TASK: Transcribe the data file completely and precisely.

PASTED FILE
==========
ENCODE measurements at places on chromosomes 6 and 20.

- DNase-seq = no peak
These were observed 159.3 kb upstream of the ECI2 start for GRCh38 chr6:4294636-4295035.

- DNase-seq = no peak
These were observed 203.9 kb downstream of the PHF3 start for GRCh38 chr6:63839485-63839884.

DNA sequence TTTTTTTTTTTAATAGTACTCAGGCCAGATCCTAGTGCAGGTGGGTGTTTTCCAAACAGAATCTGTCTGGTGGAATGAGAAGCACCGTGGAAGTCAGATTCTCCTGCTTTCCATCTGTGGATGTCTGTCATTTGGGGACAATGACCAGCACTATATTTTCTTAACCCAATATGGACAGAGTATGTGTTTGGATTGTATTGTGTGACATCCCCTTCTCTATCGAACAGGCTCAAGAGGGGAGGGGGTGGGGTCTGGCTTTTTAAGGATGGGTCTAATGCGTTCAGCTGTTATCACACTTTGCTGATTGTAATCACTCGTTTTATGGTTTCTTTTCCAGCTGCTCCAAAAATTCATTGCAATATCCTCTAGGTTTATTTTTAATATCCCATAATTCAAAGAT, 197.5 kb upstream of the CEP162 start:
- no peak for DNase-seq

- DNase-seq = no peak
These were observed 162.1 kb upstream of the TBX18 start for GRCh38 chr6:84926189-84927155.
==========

ENCODE measurements at places on chromosomes 6 and 20.

- DNase-seq = no peak
These were observed 159.3 kb upstream of the ECI2 start for GRCh38 chr6:4294636-4295035.

- DNase-seq = no peak
These were observed 203.9 kb downstream of the PHF3 start for GRCh38 chr6:63839485-63839884.

DNA sequence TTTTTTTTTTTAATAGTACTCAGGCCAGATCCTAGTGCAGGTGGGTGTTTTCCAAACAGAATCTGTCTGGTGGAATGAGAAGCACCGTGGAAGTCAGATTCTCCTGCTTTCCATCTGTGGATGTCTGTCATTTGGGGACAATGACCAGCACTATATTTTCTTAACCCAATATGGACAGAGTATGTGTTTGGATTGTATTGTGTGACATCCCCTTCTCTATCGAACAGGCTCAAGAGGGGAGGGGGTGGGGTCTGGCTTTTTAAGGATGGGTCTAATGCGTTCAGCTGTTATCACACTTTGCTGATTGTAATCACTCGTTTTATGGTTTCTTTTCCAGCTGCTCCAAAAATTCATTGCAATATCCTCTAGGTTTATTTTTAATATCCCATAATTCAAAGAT, 197.5 kb upstream of the CEP162 start:
- no peak for DNase-seq

- DNase-seq = no peak
These were observed 162.1 kb upstream of the TBX18 start for GRCh38 chr6:84926189-84927155.